Today’s post comes from the conclusion to a lecture given 35 years ago. Things have moved on since then, but there is still a lot to be gained from this. Note, in particular, the last sentence.
… Missiology, in this spirit, seeks to irritate the Herman Ridderboses of the world who can write a 586-page outline to the theology of Paul and not even include the mission of the church in any of its 80 separate headings. It will aim for unrest in a church history department which divides the history of missions from the history of the church or teaches as if the world were still flat. It will rebel against a practical theology department which offers only domesticated information for the church “at home” in white suburbia….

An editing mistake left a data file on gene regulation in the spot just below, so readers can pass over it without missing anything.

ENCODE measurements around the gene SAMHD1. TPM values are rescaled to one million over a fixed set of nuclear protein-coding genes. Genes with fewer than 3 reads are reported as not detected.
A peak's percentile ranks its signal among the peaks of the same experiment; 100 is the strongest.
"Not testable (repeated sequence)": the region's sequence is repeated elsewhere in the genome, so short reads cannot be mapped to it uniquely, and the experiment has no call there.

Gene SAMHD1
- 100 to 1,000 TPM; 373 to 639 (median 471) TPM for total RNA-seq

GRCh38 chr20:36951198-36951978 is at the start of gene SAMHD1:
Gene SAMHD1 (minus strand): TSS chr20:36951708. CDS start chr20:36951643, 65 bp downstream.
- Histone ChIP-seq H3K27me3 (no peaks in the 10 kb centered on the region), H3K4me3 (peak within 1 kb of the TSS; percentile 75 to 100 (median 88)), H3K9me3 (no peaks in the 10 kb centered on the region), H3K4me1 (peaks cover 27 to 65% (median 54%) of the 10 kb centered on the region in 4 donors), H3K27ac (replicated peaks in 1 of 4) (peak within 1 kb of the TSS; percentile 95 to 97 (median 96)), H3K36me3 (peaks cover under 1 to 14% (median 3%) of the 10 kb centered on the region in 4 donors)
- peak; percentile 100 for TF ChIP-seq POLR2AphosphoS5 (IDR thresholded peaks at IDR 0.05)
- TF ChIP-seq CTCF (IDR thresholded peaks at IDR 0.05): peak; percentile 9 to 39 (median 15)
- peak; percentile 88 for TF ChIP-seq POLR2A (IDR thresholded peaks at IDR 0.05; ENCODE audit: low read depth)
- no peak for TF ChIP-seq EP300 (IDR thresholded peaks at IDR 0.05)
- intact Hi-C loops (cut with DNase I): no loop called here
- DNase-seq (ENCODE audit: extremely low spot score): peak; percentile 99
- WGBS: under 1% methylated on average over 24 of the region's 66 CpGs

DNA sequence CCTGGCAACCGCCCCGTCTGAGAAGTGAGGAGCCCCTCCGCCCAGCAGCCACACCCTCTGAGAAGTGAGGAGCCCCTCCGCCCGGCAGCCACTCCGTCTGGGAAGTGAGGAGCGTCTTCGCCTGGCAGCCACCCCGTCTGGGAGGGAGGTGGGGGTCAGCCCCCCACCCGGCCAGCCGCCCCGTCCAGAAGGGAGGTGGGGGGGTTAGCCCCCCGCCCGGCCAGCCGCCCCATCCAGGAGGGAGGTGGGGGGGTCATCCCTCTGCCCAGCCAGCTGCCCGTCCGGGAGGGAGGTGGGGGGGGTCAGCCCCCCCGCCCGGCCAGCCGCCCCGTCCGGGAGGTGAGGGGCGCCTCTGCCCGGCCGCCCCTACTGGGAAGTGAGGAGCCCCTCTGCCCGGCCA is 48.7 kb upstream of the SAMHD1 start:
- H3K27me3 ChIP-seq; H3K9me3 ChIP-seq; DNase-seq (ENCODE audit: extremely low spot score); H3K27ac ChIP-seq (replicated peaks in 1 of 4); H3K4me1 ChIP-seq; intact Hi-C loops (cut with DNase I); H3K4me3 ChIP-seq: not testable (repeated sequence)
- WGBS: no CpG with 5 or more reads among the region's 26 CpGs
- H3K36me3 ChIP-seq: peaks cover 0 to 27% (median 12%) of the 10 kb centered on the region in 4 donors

… How will we remind the church that it is more dangerous to be cautious than to be daring? And what does this axiom mean for those of us who are asking how we can do theology for the poor and mission out of affluence?
… And, beyond all these, will our agenda of concerns overwhelm us again with a new “Babylonian captivity of the Christian mission”? Will we go on writing our books about the relation of evangelism to social action or homogeneous units? And the 2.8 billion people in the world who do not know Christ continue to die with their noses pressed against the windows of our studies.
Conn, H.M., 1983. The Missionary Task of Theology. Westminster Theological Journal, 45, pp.1–21.